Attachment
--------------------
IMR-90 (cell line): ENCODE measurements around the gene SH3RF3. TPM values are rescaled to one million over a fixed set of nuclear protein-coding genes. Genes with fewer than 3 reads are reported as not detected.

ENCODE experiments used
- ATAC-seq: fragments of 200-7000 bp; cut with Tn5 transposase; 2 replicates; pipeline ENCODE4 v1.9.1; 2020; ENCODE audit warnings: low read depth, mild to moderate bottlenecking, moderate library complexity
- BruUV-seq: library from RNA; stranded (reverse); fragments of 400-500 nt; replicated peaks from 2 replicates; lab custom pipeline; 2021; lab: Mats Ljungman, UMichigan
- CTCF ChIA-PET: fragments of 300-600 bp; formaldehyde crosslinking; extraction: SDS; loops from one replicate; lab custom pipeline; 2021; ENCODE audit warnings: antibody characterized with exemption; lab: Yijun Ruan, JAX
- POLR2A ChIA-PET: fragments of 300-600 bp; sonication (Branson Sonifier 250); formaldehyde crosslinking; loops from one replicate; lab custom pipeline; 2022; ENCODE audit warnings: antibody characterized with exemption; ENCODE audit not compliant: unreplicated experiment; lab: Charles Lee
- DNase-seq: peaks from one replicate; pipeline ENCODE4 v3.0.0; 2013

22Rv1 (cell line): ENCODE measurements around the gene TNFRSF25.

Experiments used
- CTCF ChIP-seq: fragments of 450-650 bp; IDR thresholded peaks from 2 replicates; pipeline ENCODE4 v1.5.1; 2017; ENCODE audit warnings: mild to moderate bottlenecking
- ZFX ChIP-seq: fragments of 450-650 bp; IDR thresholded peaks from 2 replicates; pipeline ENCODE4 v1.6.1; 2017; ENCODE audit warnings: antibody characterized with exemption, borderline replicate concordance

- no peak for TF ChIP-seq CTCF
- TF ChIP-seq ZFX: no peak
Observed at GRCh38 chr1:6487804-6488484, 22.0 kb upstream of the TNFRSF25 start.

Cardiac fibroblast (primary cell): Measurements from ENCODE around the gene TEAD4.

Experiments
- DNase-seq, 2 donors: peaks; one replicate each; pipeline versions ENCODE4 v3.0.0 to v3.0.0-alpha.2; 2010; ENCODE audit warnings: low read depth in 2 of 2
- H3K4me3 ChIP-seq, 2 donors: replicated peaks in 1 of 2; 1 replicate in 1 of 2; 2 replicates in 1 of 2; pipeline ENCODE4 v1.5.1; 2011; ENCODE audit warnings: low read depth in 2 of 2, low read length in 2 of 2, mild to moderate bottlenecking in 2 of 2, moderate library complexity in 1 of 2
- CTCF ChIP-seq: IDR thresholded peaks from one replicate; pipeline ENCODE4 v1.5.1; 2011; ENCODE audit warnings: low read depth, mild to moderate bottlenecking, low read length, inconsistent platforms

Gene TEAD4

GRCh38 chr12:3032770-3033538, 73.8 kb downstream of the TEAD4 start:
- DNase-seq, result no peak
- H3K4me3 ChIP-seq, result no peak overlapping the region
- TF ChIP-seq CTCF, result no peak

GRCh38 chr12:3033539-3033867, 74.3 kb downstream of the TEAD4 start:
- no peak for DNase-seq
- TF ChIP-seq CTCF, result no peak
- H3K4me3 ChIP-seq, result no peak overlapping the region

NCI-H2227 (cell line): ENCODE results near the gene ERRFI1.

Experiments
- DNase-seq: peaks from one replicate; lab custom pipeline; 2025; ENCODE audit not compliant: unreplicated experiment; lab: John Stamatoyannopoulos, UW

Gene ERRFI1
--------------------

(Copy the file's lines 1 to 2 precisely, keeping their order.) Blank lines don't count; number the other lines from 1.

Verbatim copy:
IMR-90 (cell line): ENCODE measurements around the gene SH3RF3. TPM values are rescaled to one million over a fixed set of nuclear protein-coding genes. Genes with fewer than 3 reads are reported as not detected.

ENCODE experiments used